I’m sure it’s mostly a matter of economic class, but it still amazes me how much people like Frederick Church worked to make the details of their projects all work in a “harmonious” way. From an early age he lusted after that particular piece of land and when he had finally purchased the wood lot on the top of a hill that would complete his holdings and allow him to build his “heaven on earth” he felt his life was now perfect. He moved with his wife into a smaller but still very nice cottage on the farm here while he bought more land and worked out the details of the grander home he had planned. A trip here from the city must have been quite a significant undertaking, but he regularly went back and forth to NY.
The design of Olana underwent numerous changes after Church returned from the Middle East and, though he called the final style Persian, it was really much more from the Sahara; Arab by way of the Moors. His fascination for things foreign and exotic seems to have gone hand in hand with the awe that the Romantics felt in the presence of nature. Each stirred the senses and inspired a kind of reverence.
I do wonder if Church’s love of Moorish aesthetics and design extended to the people of North Africa. He traveled extensively and placed an inscription in Arabic above the door at Olana welcoming all guests to his home, so perhaps it did… More research necessary, but not tonight.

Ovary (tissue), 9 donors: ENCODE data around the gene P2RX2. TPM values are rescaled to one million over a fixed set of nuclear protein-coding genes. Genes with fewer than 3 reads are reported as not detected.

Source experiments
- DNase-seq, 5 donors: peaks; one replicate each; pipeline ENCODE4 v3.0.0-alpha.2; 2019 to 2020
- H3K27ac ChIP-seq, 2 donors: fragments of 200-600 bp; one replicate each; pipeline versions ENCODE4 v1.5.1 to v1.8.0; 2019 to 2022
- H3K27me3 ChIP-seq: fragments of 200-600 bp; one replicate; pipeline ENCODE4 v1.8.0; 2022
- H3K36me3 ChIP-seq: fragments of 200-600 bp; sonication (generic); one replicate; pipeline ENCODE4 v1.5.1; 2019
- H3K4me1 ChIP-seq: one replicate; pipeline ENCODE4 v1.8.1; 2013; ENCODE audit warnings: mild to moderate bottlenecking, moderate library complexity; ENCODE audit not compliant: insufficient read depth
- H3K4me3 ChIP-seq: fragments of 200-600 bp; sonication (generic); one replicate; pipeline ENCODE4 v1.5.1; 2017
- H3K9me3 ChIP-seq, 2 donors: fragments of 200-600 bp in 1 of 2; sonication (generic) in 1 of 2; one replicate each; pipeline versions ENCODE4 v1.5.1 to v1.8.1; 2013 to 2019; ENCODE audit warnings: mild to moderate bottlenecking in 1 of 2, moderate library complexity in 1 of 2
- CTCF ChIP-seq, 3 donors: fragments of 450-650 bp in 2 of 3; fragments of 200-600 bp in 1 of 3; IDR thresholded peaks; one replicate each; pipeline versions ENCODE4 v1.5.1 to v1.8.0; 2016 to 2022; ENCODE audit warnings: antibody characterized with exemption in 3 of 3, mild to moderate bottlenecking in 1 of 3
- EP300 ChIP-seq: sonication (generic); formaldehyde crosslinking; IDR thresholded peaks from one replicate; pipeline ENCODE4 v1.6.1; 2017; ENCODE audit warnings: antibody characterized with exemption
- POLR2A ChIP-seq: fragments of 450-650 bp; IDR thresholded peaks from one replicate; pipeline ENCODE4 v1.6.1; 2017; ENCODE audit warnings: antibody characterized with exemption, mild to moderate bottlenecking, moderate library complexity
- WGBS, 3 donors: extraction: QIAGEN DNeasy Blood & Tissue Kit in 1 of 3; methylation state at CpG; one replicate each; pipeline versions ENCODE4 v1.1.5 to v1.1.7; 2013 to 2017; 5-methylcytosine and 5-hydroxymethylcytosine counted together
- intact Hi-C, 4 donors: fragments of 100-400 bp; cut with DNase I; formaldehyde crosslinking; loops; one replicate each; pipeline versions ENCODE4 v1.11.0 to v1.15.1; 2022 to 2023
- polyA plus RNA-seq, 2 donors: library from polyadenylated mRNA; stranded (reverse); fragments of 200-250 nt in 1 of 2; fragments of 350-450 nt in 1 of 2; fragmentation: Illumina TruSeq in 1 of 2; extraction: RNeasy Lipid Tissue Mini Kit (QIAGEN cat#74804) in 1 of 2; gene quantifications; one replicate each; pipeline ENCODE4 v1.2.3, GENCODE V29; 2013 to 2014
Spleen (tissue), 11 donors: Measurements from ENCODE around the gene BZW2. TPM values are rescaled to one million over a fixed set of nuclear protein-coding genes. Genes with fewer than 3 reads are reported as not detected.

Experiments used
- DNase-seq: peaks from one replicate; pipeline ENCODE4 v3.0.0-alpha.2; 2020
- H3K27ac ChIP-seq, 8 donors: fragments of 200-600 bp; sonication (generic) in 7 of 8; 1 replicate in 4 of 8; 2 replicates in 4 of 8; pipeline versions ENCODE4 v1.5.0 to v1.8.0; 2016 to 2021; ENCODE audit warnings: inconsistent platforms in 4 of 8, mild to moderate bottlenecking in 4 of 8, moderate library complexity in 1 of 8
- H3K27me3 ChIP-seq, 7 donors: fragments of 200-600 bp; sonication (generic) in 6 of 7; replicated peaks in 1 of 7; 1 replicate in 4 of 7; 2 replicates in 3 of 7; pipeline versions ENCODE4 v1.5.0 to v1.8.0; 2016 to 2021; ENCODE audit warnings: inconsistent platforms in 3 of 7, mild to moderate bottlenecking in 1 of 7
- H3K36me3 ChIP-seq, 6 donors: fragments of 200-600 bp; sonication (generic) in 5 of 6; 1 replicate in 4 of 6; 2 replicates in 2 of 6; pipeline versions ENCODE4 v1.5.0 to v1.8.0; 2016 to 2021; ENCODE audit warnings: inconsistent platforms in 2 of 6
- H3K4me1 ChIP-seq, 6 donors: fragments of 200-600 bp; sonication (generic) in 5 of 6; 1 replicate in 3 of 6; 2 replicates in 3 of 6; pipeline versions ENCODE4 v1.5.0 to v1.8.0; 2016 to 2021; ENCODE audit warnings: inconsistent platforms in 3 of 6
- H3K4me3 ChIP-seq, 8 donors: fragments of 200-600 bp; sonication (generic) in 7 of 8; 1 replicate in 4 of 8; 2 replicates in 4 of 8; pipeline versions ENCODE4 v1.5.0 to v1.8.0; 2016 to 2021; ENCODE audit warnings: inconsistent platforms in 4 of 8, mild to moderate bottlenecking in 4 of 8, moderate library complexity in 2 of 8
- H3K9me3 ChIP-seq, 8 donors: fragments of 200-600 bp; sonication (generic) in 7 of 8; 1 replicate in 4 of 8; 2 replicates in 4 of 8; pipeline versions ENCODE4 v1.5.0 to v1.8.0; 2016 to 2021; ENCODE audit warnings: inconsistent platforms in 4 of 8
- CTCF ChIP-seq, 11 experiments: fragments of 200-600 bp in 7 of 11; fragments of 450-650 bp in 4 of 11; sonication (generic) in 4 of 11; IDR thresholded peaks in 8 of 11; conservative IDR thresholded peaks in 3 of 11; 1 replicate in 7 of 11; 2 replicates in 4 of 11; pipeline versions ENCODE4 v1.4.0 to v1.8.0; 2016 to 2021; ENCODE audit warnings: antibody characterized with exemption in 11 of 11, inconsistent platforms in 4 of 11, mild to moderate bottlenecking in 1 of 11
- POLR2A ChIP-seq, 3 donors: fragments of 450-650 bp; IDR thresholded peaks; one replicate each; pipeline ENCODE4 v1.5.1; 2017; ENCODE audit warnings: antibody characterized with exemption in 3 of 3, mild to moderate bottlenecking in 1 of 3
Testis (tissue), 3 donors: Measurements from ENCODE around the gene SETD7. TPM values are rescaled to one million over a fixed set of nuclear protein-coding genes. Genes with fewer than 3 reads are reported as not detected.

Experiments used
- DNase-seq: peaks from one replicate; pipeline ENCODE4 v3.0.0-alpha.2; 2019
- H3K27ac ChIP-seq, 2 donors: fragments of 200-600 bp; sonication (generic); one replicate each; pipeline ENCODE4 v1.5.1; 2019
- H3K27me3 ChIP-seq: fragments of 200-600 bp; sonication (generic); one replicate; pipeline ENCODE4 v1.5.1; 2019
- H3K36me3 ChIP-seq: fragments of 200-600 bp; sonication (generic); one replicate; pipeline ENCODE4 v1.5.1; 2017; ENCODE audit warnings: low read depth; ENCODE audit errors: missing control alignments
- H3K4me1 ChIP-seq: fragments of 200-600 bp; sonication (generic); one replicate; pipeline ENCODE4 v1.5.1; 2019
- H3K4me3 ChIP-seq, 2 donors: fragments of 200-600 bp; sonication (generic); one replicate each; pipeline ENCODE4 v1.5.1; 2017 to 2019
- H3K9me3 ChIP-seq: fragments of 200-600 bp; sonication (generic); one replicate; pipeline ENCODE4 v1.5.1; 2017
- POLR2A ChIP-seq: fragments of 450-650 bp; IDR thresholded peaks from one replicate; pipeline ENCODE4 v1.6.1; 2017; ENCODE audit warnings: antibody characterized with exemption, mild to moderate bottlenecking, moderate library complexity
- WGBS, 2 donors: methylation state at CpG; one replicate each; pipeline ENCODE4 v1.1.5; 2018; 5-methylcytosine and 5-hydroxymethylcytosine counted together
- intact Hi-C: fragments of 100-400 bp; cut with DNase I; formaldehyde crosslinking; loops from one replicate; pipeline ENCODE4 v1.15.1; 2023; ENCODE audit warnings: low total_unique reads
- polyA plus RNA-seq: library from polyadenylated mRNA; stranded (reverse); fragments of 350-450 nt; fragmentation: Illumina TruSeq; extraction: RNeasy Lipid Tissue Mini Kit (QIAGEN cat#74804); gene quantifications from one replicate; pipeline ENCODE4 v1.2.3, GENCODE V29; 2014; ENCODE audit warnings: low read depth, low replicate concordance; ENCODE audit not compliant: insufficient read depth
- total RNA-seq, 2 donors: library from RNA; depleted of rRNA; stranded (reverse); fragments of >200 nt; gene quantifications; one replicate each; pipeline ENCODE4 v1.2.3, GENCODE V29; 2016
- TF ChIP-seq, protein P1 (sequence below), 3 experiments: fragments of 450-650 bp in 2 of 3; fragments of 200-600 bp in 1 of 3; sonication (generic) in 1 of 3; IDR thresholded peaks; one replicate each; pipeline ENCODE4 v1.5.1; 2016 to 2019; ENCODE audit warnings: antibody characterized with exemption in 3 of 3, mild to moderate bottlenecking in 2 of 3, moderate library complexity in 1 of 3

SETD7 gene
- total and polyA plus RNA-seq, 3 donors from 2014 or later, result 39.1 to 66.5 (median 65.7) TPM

I am in a small state park just northwest of Walton, NY in Oquaga Creek State Park and have no cell service and no wi-fi–– quiet and very, very peaceful. The ranger station was unmanned when I came in, a note on the door indicating that those who wanted paychecks should come to his house outside the park. I guess if he pays you, you know where he lives. Campers were told to pick a spot and sign in tomorrow morning. There are only a dozen or so sites occupied out of 95, mainly by RV’s and trailers that look to have been here awhile.
It took far too long to set up my tent and cook dinner tonight, and in the end, I was actually tuckered out. I expect I will get better at that over the next few weeks. It’s been a long time since I was on the road with a tent and Coleman stove, and the last time I was a younger and slimmer man. The gnats promised a miserable evening, but they left as the evening came on, so it’s quite lovely. On to Letchworth State Park tomorrow, the “Grand Canyon of the East!”